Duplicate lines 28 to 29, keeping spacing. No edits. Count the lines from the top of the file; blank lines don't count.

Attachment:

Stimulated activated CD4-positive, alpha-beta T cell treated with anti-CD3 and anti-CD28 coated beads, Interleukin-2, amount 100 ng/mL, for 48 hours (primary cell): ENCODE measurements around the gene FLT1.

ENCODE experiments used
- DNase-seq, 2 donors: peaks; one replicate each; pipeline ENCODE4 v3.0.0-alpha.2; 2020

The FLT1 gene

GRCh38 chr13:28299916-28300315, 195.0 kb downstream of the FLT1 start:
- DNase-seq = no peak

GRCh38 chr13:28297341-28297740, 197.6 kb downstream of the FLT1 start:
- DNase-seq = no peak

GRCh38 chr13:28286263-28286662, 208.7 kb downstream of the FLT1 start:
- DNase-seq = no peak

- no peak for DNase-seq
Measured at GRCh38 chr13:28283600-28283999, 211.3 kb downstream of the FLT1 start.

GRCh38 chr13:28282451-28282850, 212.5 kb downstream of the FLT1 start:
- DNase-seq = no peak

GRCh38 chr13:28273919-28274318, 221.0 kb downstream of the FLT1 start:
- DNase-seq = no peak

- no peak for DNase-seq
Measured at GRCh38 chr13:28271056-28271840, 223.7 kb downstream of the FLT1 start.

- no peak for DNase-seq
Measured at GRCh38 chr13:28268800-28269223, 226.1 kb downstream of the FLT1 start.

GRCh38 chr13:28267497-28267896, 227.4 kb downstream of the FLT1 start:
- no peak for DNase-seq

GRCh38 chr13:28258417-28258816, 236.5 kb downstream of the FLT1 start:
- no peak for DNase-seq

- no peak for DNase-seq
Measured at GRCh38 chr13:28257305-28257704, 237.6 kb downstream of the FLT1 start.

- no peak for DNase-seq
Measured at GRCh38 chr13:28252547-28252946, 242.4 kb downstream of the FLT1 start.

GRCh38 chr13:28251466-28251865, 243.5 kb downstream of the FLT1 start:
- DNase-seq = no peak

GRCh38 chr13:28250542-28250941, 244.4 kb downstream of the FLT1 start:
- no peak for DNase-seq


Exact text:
Measured at GRCh38 chr13:28252547-28252946, 242.4 kb downstream of the FLT1 start.

GRCh38 chr13:28251466-28251865, 243.5 kb downstream of the FLT1 start: